Most of us have experienced both the good and bad of client-agency relationships – a business relationship unlike any other. On the low end, they can be unproductive partnerships fraught with stress, that typically yield poor marketing. On the high end, they can be trust-filled, long-lasting, mutually beneficial relationships that yield great marketing, and if you’re lucky, life-long friendships. Here are 3 things I think are critical in creating the strongest type of client-agency relationships:
1. Good fit based on a foundation of similar values
As a client, it’s critical to know what you want before you choose an agency. Are you looking for an award-winning creative shop, a strategy to fix a business problem, media planning and execution, a full-service agency, or something different? The clearer you are about your needs at the onset, the easier it will be to weed out agencies that aren’t a good fit. What matters to you? What do you value? If you have a serious business problem, you need a strong strategic planning department. If you’re trying to break out of traditional media, you’ll want a strong digital or new media department. If you’re trying to put your name on the map, you may look at ‘hot agencies of the year.’ Make sure agencies are clear about what they are really best at vs. saying, “we can do it all.” In addition, make sure the team an agency showcases in their review is the one you’ll be working with.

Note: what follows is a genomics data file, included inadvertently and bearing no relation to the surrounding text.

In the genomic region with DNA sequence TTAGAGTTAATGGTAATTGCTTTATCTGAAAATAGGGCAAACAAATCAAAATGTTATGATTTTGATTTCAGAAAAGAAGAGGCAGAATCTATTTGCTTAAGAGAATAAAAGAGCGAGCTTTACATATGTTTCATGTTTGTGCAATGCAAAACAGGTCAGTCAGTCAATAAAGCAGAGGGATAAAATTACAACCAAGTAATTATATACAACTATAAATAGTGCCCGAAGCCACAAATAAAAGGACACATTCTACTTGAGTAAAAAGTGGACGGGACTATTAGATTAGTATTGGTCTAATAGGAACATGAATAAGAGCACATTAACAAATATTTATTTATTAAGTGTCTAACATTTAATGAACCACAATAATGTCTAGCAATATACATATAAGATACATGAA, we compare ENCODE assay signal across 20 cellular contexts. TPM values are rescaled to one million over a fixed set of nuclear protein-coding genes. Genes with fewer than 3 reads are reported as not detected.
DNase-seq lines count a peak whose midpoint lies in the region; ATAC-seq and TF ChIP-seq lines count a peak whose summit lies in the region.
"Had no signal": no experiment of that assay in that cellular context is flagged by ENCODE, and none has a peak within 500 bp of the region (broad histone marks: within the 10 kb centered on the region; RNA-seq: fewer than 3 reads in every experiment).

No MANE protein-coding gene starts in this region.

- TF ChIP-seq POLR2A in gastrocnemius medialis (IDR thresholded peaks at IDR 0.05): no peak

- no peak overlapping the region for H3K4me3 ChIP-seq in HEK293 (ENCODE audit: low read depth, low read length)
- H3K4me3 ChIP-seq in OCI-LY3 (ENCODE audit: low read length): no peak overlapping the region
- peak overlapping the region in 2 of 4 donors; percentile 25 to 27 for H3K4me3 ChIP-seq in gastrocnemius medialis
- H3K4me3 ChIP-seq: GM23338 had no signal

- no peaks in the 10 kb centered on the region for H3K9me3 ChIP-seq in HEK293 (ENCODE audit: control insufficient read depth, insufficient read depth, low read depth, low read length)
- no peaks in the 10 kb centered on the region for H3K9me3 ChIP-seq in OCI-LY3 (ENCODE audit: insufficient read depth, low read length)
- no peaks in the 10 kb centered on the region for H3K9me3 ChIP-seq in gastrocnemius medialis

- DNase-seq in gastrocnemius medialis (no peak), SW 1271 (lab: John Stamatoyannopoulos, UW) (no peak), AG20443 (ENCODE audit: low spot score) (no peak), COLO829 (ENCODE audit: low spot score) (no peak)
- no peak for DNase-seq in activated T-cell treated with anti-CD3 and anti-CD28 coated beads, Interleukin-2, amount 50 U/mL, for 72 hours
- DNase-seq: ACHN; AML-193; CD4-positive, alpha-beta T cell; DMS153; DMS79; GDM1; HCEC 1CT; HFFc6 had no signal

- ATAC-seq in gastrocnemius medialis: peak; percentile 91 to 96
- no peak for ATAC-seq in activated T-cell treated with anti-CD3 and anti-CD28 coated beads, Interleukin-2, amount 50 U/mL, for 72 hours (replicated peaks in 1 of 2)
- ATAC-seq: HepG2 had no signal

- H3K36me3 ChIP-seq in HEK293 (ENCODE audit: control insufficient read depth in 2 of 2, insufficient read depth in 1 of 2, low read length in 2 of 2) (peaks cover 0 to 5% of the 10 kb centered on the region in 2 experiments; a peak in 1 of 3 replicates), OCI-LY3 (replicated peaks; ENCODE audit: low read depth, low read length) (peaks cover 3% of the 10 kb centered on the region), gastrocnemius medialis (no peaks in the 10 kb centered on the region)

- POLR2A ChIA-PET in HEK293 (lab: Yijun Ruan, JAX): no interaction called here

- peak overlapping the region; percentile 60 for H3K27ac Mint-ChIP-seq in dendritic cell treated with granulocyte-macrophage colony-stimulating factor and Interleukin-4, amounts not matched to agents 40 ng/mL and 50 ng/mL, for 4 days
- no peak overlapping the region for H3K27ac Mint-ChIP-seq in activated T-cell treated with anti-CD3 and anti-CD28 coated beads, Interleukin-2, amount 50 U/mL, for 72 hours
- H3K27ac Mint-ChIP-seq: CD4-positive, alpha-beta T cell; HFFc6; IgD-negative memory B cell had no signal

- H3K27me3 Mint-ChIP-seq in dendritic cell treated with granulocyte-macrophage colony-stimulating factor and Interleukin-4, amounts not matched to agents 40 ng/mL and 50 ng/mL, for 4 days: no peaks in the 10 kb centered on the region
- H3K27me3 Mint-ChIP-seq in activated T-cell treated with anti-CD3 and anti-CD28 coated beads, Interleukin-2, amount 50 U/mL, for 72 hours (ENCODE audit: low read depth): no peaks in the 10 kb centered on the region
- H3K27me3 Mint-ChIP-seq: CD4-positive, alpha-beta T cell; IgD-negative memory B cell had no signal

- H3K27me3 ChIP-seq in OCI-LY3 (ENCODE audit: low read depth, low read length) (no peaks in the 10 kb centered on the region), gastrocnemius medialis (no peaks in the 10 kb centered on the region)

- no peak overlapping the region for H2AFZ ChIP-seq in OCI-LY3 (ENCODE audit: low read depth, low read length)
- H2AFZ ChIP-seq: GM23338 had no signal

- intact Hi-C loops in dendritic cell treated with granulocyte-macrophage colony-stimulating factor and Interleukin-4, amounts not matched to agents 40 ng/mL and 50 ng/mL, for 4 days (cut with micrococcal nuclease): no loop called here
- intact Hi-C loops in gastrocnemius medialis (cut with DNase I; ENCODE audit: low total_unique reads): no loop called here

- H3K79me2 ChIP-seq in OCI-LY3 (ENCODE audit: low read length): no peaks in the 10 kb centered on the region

2. Communication and trust
Once you’ve hired an agency, communication and trust on both sides is critical to success. Both parties need to be held to their word – say what they are going to do and follow through. When something that is promised doesn’t happen, and there’s no communication about it, trust breaks down. Both parties need to stay open minded and be fair. Good agencies know that the unexpected can happen on the client side – like senior executives changing their minds, or a new VP of Marketing arriving with differing opinions. When the agency is kept in the dark on client side changes, the agency inevitably spins on unnecessary work (not fair). Frequent contact and weekly status meetings keep expectations in check and help mitigate issues. If work is put in the marketplace and isn’t working, don’t blame either side – figure out together what the learnings are and how to move forward. With all the data available today it’s quite easy to see which creative pieces are working for which audiences, or which target segments are performing the best.
3. Understand there is a process
Great work is based on a sound marketing and advertising strategy, consumer research and feedback, business goals and objectives being met, and most importantly, the agency having the time to do great work. Creative work is just that — creative. In fact, all agency work has an element of creativity – from media planning to production. The longer a client can give an agency to do the work, the better results will be (we’re talking 2 months vs. 2 weeks). It takes time to find a good animation company or music house, it takes time to evaluate the right media mix, and it takes time to solve a business problem that has been plaguing a company for years.
These 3 elements are just the tip of the iceberg when it comes to building solid client-agency relationships. The most important thing to remember is respect each other – a mindset that should apply to all business relationships.
Guest blogger Cheryl Ricketts is an award-winning agency and client side global marketing leader who builds brands for all types of companies, from start-ups to Fortune 500 businesses like Microsoft and Kraft. She spent 20 years at advertising agencies on 30+ brands, and has 10 years’ experience on the client side. We have invited Cheryl to lend her perspective on something we all wish went a little bit smoother–client-agency relationships.